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I have several records of various transaction types (buy, long, short, cover...) on various asset types (stocks, bonds, options, futures...).

I am looking for a way to calculate the unrealized P&L on these records.

Obviously, when buying and shorting stock, we can the unrealized p&l by smth. like: (market price - avg price/share)*quantity (or alternatively smth. with FIFO/LIFO.

However, how do you go about for other, perhaps more complex/asset classes? Suddenly its not just comparing the current price to the price of the contract, or is it?

I am asking cause there are millions of types of contracts with different characteristics. Its impossible to keep track of everything.

So how is this done in practice?

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    Are these other instruments not traded on the exchange? Can you not just get the latest market price for each individual instrument? – D Stanley Apr 10 '17 at 22:10
  • Yes, you can get the latest market price. But lets say we have an Option, where the payoff is max(St-K, c0) where ct is the market price now and c0 when I bought it. What do you do then? – JohnAndrews Apr 10 '17 at 22:15
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Suddenly its not just comparing the current price to the price of the contract, or is it?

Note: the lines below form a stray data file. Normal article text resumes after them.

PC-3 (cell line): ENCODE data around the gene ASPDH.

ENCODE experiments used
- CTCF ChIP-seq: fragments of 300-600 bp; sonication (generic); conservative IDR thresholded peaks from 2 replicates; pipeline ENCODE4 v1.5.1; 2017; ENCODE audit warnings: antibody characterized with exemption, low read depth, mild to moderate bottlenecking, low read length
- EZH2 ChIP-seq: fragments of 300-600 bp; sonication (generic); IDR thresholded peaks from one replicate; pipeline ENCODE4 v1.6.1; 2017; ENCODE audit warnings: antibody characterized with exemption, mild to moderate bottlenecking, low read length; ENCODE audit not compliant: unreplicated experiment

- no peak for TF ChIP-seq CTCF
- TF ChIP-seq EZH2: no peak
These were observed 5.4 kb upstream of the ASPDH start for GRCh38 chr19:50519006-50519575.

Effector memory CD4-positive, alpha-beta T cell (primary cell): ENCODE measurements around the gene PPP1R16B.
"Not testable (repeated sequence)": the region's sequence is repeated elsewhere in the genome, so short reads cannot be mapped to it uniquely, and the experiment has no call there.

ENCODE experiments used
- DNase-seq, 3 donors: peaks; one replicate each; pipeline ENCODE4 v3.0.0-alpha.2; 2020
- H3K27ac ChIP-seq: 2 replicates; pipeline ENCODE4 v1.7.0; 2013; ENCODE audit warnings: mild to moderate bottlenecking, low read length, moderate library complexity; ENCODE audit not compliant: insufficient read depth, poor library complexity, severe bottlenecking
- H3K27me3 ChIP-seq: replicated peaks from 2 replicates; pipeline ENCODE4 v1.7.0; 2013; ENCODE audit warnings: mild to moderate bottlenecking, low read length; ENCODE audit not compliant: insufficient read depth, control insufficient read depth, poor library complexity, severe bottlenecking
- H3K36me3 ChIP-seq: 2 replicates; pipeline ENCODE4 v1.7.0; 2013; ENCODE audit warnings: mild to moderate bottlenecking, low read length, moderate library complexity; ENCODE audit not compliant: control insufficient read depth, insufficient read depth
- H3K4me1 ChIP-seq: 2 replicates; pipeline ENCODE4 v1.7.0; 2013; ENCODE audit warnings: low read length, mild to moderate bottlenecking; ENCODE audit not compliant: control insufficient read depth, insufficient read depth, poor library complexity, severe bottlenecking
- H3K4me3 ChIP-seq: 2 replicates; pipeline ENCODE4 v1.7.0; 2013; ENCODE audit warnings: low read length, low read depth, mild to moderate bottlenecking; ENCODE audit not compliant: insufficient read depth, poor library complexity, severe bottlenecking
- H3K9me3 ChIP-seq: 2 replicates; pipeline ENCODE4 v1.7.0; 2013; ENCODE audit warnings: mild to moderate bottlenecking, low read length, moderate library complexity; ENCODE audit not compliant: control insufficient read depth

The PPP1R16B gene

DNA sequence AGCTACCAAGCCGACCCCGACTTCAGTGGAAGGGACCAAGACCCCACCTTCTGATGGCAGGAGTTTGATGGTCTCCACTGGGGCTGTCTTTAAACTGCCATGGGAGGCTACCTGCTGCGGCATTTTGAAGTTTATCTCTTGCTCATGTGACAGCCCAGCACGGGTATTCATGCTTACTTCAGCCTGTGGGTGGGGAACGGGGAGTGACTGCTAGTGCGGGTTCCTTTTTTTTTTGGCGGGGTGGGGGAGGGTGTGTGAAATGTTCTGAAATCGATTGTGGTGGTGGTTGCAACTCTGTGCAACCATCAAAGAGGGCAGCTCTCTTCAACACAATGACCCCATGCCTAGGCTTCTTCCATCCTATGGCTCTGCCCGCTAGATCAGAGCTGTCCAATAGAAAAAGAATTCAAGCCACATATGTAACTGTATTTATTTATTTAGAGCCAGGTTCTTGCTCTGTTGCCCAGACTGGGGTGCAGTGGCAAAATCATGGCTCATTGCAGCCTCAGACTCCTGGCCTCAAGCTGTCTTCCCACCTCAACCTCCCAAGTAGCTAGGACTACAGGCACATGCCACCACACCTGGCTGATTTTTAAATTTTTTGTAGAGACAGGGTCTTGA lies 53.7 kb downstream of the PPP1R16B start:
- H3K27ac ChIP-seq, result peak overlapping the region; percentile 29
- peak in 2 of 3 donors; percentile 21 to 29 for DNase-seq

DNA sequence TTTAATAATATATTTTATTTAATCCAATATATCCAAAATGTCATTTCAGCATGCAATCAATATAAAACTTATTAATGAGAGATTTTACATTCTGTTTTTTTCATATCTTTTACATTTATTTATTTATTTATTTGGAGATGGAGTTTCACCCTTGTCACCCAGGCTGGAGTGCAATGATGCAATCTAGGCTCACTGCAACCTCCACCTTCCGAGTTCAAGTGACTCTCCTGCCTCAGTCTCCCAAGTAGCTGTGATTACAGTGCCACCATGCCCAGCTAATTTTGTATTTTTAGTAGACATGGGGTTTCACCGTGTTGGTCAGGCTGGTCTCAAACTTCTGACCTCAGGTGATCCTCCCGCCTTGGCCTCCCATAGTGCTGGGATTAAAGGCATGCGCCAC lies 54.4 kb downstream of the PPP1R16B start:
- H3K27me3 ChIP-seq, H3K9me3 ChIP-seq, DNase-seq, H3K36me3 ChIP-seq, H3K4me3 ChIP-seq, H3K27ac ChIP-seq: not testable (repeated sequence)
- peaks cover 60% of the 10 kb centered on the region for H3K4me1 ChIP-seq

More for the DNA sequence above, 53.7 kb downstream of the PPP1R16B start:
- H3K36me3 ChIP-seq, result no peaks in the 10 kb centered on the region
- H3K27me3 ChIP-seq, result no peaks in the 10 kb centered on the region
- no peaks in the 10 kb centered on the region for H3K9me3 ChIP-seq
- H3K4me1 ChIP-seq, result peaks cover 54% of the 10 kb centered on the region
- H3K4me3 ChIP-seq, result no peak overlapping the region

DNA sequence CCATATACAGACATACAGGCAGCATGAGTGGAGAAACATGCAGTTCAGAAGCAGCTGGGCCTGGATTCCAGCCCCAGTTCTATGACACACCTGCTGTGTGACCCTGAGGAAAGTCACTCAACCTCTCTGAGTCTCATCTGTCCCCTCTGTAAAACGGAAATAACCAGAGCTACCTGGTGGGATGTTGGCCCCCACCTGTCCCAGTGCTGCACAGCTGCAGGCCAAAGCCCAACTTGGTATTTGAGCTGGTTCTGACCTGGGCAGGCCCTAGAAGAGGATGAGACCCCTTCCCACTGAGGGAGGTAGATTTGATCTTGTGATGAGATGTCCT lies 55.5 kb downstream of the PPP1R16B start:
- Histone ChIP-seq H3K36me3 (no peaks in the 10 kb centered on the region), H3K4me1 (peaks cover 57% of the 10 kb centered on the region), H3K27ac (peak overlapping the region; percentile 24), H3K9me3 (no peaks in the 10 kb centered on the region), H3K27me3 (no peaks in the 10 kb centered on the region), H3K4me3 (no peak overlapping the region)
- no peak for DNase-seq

Sure it is. Suppose you bought 100 option contracts (each for 100 shares) and paid a $1 per share premium ($10,000 total). Now those options are trading for $1.50 per share. You have an unrealized $0.50 gain per share, or $5,000. The $10,000 in options you bought are now worth $15,000. It holds whether they were bought to open or close a position, or whether they are puts or calls. The only difference is whether you bought or sold the options (the arithmetic is just reversed for selling an option).

But lets say we have an Option, where the payoff is max(St-K, c0) where ct is the market price. What do you do then?

Your current, unrealized P&L is different than the payoff. The payoff only happens at maturity. The current P&L is based on current market prices, just like stock. Option prices all have a "time premium" making them worth more than their payoff (intrinsic) value prior to maturity.

  • That explains why I am having difficulties finding resources on the explanation behind it. It definitely makes things simple. – JohnAndrews Apr 10 '17 at 22:19
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    There are ways to calculate a current price for an option, but it's more accurate (and simpler) to just use current market prices. The only time I'd calculate a price is if the options were very illiquid, since the prices could be stale. – D Stanley Apr 10 '17 at 22:21

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